Question: “My wife converted to Greek Orthodox just before our wedding. Since then, we have participated in the Greek Church on holidays and weddings. Since most of the liturgy is done in Greek, my wife does not understand anything that is being said and neither do I. Our priest and others have tried to help, but their advice has not been helpful.

We now have a 9 month old baby and my wife feels as if she is in the dark about our religion. She has many questions I can’t answer. This makes this worse. She is now talking about going back to her church and baptizing the baby there. At this point I feel like I am desperate and just wish someone could help. I want my wife to feel confident about being Greek Orthodox. Any suggestions?”

Answer: I am not exactly certain what your questions are. So, I am hoping what I share will begin to prove helpful. If it doesn't, contact me again. When you contact me again, please identify what your specific questions are.

I can't say I blame your wife. You've described her as a believer and at this point in time she is not being fed because of the great emphasis on culture and language in your community. Moreover, it doesn't make it any easier for her when you can't help her understand. This can certainly be disillusioning and frustrating for the faithful. As a result, here are a few suggestions that may or may not seem appropriate for you. However, when choosing a path to follow, try to keep your wife and family's needs in focus and not simply your own.

1. Have you ever thought about trying another Greek Orthodox Church that uses considerably more English? This is hard for cradle Greek Orthodox to hear because the church they are attending is a family church and they have many strong emotional attachments to their church. This option has worked for many couples like yourselves.

2. Consider reviewing the following resource together. This is a good source of information that will benefit you, your wife and future children.

Rouvelas, M. (2002).  A guide to Greek traditions and customs in America: Second Edition. Bethesda, MD:  Nea Attiki Press.

3. Do not permit these challenges to go unattended. If they are ignored, they will have an adverse affect on your marriage's well-being and family stability. They could also negatively affect your children's growing perspective of religion and God.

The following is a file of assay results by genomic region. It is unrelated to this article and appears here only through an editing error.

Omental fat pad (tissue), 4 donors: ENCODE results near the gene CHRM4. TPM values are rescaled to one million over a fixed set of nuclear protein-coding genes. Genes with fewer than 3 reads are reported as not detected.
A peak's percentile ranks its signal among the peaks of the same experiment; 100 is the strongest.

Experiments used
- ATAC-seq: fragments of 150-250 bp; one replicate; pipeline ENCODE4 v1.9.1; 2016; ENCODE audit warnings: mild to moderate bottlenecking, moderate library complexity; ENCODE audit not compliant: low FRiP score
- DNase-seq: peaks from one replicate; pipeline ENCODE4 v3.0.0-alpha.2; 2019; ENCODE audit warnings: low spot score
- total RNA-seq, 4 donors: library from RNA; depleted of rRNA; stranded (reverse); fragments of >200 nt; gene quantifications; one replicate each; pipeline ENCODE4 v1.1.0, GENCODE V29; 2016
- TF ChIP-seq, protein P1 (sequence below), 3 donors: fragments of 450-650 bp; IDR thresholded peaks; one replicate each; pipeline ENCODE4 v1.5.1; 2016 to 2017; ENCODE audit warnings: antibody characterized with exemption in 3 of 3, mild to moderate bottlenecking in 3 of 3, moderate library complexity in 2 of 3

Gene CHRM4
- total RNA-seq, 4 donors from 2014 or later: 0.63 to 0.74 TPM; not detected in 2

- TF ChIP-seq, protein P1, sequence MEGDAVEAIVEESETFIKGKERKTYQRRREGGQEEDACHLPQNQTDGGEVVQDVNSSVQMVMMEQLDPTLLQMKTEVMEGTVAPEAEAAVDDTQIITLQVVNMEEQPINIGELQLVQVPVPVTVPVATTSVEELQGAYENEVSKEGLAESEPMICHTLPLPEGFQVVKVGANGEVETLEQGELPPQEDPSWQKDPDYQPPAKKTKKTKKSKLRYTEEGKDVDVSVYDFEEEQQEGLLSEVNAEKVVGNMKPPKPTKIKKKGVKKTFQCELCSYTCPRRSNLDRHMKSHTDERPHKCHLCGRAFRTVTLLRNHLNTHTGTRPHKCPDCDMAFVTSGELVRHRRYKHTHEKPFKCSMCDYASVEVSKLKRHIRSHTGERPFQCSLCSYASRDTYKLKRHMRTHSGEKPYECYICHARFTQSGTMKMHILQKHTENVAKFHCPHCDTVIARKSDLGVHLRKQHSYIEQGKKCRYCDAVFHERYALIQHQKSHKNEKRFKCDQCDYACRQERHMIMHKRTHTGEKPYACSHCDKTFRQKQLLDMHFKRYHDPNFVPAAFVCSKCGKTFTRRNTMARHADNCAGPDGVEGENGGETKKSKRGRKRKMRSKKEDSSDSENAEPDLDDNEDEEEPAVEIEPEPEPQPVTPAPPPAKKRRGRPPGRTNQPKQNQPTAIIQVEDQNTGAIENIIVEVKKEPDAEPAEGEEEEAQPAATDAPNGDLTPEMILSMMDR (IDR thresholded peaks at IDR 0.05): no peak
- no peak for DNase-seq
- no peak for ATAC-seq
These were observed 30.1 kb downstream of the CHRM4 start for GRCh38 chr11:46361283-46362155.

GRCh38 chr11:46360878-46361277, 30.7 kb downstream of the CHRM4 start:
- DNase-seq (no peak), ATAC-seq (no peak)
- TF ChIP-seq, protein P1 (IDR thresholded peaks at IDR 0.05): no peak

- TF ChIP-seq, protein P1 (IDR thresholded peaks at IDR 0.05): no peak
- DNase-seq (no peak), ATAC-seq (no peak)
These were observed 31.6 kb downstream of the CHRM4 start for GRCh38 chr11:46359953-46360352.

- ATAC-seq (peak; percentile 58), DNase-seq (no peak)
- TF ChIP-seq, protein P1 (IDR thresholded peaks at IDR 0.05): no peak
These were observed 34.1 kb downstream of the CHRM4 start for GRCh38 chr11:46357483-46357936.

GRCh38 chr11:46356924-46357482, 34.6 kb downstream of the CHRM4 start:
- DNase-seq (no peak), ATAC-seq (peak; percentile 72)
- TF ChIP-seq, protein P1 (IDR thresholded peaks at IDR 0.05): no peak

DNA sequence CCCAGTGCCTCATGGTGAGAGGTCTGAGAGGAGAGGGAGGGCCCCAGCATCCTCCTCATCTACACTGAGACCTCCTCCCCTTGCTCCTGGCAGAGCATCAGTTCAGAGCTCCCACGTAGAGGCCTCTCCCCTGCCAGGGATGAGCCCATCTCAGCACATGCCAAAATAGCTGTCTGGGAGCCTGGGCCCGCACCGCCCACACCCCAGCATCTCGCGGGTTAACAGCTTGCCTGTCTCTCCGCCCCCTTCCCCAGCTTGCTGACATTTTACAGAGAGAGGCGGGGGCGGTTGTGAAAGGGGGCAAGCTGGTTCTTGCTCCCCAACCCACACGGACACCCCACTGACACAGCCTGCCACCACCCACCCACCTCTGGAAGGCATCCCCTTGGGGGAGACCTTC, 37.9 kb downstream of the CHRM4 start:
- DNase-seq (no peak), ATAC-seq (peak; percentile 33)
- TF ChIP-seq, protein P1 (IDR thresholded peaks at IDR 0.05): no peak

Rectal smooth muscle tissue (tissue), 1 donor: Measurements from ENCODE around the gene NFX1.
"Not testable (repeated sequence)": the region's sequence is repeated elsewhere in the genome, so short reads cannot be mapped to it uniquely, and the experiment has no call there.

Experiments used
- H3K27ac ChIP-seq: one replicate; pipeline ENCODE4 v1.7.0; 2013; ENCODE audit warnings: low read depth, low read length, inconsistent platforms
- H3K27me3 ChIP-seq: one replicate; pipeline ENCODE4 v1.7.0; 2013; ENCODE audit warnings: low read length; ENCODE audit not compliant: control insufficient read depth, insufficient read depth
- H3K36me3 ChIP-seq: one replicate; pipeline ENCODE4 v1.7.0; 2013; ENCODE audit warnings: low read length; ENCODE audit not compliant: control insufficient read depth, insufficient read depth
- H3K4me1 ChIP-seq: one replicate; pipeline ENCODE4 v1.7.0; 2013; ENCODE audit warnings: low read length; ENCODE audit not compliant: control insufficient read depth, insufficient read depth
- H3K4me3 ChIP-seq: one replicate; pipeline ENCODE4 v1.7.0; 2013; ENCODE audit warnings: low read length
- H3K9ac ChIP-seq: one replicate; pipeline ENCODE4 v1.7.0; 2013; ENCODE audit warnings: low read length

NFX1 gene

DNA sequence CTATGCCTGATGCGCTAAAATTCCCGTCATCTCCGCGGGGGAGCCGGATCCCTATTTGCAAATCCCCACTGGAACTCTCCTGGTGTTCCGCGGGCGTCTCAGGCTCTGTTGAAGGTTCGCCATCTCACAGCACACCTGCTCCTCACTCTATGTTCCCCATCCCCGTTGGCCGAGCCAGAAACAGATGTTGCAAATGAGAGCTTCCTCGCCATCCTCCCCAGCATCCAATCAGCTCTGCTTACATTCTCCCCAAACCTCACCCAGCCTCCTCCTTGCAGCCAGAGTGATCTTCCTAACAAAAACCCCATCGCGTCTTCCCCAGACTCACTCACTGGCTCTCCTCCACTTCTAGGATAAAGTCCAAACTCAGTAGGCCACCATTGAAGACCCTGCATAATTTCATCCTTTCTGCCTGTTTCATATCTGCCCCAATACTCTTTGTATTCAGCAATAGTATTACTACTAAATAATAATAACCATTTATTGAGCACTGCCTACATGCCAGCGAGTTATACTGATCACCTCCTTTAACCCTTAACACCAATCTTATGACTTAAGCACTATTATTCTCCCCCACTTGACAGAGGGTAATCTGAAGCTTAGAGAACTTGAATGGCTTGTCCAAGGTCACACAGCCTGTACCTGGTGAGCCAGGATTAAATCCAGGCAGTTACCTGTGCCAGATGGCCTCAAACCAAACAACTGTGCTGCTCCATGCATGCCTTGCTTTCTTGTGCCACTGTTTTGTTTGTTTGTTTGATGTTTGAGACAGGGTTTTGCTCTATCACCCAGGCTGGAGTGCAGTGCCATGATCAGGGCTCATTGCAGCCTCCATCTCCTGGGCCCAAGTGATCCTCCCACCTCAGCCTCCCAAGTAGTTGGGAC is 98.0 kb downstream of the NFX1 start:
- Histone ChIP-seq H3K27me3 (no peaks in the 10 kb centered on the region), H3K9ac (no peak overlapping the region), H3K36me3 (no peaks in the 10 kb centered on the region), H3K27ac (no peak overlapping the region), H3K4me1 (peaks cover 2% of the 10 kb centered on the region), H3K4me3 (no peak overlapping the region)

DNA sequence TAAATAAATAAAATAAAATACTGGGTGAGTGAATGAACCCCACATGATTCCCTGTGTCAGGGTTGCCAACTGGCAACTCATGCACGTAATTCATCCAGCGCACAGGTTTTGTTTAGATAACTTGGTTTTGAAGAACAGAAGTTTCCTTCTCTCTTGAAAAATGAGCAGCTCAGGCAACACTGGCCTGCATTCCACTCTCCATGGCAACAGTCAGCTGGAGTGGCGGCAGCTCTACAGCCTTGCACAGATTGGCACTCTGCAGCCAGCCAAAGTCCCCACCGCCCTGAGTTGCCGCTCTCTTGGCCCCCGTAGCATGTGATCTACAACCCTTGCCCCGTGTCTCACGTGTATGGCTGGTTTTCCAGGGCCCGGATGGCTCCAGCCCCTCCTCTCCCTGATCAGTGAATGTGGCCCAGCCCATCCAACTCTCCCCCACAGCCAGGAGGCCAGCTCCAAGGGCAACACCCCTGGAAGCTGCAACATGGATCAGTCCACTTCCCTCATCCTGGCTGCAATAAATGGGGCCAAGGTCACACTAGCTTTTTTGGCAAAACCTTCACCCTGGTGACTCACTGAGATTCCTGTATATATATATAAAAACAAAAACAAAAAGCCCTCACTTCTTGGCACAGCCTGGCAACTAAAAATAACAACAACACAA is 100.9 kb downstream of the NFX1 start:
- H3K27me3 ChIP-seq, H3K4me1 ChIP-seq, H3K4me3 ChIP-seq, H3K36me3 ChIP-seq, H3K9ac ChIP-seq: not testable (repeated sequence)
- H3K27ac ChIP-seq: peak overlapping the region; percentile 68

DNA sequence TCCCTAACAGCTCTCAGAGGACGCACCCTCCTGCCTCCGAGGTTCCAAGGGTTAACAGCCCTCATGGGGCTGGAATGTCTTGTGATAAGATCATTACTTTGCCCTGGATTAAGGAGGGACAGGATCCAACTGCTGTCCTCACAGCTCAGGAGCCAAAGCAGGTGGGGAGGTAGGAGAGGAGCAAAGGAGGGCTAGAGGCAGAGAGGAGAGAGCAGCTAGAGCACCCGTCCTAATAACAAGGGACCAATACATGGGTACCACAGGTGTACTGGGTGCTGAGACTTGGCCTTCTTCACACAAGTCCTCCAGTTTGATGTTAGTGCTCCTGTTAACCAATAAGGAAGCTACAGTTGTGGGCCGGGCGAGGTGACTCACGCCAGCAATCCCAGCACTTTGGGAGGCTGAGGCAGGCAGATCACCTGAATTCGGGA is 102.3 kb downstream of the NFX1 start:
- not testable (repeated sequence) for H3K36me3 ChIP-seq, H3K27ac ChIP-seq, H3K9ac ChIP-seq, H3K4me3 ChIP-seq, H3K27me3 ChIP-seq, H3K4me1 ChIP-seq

4. Finally, with regard to what you've written, your wife has sacrificed a lot for you and your family. I believe you must acknowledge this and do all you can to help her understand how grateful you are to her for her many sacrifices. You must then both follow Christ, asking Him to guide you both to some mutually satisfying resolutions. This may be a painful process, but it will lead you both toward God's restorative hope, love and increased oneness.

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Subject: Divorce and Remarriage

Subject: Divorce and Remarriage

Commentary and Question: I am 27 and have a 6 month old baby - we are both baptized Greek Orthodox. I was married to an atheist man for 4 years and I decided to end the marriage last May (2012) because I wanted to live a Christian existence. We were only legally married. After we separated I learned I was pregnant. I went back to the marriage to try and make it work, but my husband was an alcoholic and not interested in being a husband and having a family. I ended our marriage 6 weeks before our baby was born.

I carry a lot of guilt and sadness around the decisions I made surrounding getting married to an atheist and turning my back on my faith for these years.

Anyway, my spiritual dilemmas surround my baby’s relationship with her father and the impact this can have on her faith. I desperately want my baby to have a religious upbringing as I did. I attend church almost every Sunday with my baby.

Recently I have also met an Orthodox man whom I would like to marry and have a family with. I have had confession and communion since my baby was born.

Father do you think there is hope in such a situation?

Answer:

Of course there is hope for you and your baby!

 

Scripture reminds us that we all sin and fall short of God's commandments. Conversely, Scripture also teaches that we worship a loving, forgiving and merciful Father who is quick to forgive us when we repent and turn to Him with regret for our sins. So, if you have made a heartfelt confession, then accept God's forgiveness and have no further care for the sins you have confessed.